Thursday, July 2, 2009

Suicide's Not Painless. Thank God for Fireworks.

Nearly twenty years ago - oh, my, that couldn't possibly be correct; but it is - I received an extraordinary "cold call" from an extraordinarily warm woman. I was working, at the time, as a counselor; doing my damnedest to help families overcome infertility. And, unfortunately, to live with it when necessary. Occasionally, the stress proved insurmountable; and families disintegrated into heaps of guilt, blame and misery.

Tina, a family mediator, had personal experience with infertility. She knew firsthand that terminal stage of marriage; and thought, perhaps, mediation might offer relief. And, as she was building a private client base, she thought someone in my position could be a source of referral. I heard her out, and agreed to meet with her for half an hour the following week.

Our initial meeting lasted 5 hours. Yeah, we talked business. We also talked about growing up in Pennsylvania (which we both did), cats (I had a herd, she had One-Eyed Calvin The Wonder Cat, adopted because he was FIV positive, and no one else would take him), politics (she was as far to the left as you can go without coming around the other way; I have issues with big government), snow (she loved it, I despise it), and Dunkin' Donuts. Because, by the time we wound down the conversation, we were both starving. Let the record show that I did not bring up the donut issue.

We swapped business cards, agreed to host workshops together, and hugged. As all good Pennsylvanians transplanted to Atlanta, Georgia learn to do. And, as I closed the door behind her, I was just a little in love; like women are when they know they've met someone who will become a very good friend.

I had mentioned my adult dance classes to Tina, and I mentioned Tina - because she was so much fun - to the folks in the classes...harboring a fantasy that one day they all could meet. And, I'm not exactly sure how that, in fact, happened. Suffice it to say, in very short order, Tina was on board with Dancin' Dynamics. And we we so happy she was there!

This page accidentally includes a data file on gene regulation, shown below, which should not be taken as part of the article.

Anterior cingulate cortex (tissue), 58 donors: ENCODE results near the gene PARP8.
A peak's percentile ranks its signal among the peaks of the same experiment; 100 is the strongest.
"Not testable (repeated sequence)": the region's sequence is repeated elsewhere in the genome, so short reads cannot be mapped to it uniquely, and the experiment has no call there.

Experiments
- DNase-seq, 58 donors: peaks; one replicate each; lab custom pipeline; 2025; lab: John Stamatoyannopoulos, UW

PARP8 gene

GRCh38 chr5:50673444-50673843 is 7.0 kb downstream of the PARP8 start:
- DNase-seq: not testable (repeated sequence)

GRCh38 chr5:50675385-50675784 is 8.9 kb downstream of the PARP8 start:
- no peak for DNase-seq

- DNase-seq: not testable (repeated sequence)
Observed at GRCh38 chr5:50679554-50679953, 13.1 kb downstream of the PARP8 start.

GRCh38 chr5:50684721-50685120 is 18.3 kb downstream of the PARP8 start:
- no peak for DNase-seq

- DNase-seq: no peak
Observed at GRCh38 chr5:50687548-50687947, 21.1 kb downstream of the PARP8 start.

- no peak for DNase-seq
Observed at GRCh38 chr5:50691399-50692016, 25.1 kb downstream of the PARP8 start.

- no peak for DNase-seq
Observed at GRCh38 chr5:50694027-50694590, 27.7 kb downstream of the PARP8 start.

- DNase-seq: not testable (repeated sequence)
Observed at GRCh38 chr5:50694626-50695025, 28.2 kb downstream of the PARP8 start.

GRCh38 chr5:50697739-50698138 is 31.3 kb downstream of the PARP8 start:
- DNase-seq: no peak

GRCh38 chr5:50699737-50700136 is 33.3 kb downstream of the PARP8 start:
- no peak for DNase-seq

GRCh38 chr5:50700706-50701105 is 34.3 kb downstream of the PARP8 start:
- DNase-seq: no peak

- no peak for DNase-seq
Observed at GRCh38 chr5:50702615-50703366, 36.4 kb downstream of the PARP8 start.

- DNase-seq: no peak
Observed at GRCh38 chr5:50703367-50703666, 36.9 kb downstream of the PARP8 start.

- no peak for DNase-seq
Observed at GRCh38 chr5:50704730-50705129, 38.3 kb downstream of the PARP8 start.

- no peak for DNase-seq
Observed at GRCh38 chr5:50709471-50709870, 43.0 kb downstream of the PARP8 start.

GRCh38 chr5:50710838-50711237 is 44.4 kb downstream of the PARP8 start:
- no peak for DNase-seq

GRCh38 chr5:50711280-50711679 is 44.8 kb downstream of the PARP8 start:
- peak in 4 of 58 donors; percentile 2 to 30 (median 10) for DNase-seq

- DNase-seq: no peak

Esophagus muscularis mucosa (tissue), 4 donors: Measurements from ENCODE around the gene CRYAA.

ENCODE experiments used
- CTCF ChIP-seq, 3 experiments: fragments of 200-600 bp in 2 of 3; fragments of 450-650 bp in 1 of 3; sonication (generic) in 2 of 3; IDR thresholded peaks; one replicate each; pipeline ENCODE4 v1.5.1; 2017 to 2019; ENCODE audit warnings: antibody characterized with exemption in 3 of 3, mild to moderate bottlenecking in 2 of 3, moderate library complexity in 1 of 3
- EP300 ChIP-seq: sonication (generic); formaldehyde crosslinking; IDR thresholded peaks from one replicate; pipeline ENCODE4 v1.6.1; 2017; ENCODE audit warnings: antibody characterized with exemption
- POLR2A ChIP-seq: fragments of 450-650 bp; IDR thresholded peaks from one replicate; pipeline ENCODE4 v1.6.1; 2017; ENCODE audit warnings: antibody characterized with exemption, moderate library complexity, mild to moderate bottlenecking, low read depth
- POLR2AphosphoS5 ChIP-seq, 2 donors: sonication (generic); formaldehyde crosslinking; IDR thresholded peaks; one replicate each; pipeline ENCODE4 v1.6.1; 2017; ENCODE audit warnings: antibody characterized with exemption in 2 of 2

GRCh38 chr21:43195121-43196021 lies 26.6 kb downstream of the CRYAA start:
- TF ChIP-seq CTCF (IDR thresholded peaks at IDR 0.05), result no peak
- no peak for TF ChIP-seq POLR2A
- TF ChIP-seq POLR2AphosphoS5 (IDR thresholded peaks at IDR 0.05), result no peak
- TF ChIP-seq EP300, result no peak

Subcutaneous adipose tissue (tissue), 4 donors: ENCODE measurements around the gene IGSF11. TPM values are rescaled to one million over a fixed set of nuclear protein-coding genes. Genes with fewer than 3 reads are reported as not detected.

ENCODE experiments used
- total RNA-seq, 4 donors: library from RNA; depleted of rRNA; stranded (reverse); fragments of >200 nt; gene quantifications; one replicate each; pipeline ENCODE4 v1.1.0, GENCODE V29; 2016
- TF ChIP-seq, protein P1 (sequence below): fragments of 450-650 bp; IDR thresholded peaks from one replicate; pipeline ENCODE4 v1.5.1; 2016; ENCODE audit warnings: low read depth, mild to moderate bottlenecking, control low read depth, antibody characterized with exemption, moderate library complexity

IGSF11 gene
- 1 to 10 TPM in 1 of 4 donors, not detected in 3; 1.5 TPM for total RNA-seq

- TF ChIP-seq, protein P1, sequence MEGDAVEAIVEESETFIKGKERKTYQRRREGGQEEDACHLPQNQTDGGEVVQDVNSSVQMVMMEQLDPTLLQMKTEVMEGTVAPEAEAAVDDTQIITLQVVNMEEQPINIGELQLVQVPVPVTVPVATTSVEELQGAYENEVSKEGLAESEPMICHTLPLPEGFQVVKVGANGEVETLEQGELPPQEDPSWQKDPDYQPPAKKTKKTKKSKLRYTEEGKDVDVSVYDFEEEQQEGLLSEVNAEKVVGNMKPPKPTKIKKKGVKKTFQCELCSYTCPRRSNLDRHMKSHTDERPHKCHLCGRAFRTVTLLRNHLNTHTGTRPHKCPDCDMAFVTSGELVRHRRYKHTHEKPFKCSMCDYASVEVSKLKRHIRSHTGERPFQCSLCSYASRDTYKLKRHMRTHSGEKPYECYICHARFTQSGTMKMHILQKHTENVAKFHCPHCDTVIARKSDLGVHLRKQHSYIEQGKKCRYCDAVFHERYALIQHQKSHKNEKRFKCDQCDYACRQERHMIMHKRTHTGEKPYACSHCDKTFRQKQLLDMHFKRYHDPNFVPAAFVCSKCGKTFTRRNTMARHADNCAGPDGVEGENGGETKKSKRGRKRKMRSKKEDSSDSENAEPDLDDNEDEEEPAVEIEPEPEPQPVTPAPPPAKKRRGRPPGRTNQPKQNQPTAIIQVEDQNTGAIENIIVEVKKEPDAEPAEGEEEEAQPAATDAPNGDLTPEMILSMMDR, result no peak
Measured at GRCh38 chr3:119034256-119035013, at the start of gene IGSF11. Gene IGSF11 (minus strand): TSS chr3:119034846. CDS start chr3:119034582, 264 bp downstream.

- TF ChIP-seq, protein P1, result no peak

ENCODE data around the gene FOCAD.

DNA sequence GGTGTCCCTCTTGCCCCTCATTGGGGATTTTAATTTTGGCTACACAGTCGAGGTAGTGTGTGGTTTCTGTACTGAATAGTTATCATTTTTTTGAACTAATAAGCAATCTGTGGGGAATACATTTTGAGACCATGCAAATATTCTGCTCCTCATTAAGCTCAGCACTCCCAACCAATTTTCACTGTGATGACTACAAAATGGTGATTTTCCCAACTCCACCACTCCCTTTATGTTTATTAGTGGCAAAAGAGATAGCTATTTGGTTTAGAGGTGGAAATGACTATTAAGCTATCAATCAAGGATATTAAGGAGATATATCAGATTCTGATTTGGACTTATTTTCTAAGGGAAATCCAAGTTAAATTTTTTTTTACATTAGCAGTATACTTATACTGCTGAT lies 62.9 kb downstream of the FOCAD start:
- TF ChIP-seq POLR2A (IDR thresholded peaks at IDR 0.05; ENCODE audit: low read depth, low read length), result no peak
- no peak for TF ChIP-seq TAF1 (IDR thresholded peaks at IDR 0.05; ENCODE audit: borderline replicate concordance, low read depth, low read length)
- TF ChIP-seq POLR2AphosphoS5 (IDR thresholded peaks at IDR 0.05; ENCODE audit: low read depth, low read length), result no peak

She quickly usurped my position as the leader of the class. When I talked, they talked. When Tina talked, however, it was like Charles Schwab and God were holding court at the same time. People listened. Tina always had a story, a barb, a self-deprecating anecdote. And we laughed so hard we worked our abs just fine, thank you, without curl ups.

Fortunately, Tina had her loyalties straight. When she, in one of her Pied Piper performances, led the crowd too far astray, I merely had to look pitiful and she would bellow, "Quiet! Back to your places!" Problem solved. They called her "The Henchperson". I grew to rely on that bellowing, since it has never been one of my skills.

Unfortunately, Tina was also very opinionated. One particular song, a crowd fave, always got her proverbial goat. She hated "Barbecue" by Mumbo Jumbo. Not because she didn't like the music. Because it was too long, and it - how dare it - made her sweat in exercise class. She tried mightily to lead a revolution against "Barbecue". It didn't work, so she resorted to bringing bags of freeze-dried apple chips to class, and opting out; crunching as we danced.

You are probably wondering about the point of this essay. Well, what we didn't know at first blush was that Tina - brilliant, funny, life-of-the-party Tina - was battling bi-polar disorder. As was her soul-mate husband. Probably not such a great combination.

Once Tina realized she was a part of a very special group of women, who have shared everything from birth to death and traveled the world together in the process, she let us into her world. We talked a lot about being bi-polar. We stood by her and prayed through several of her hospitalizations. We watched her try every treatment available. Some that worked, some that did not. And we knew...

It was a matter of time.

Almost 3 years ago, on the eve of my 50th birthday, Tina lost her battle. Our love, the love of her children, her precious grand children...none of us had the ammunition to overcome her disease.

But her humor lives on. She sent a letter, posthumously, to the minister who conducted her memorial service. Warning her that if she played any music, the Dancin' Dynamic contingent would burst out in spontaneous Macarenas. She willed her favorite art to me. As an artist, I adore it. As a friend, I mourn her passing every time I see it.

And, I should mention, Tina's birthday is the 4th of July. I always thought that was a strange day for Miss-Super-Left-Wing-Liberal to be born. Especially one who hated heat. But she loved snow. And, really, those silvery-white fireworks look an awful lot like snowflakes.

If you see a white "snowflake" on the 4th of July; please, think of Tina.

(Snowflake photo is courtesy of - a gorgeously fascinating site.)


P said...

Just perfect. Brought back our Tina's smile and quick humor with a bang. Thanks.

Kathy said...

Nancy -- this is a beautiful story about our amazing and quirky frienc, Tina. I had forgotten that her birthday was July 4. I miss her . . .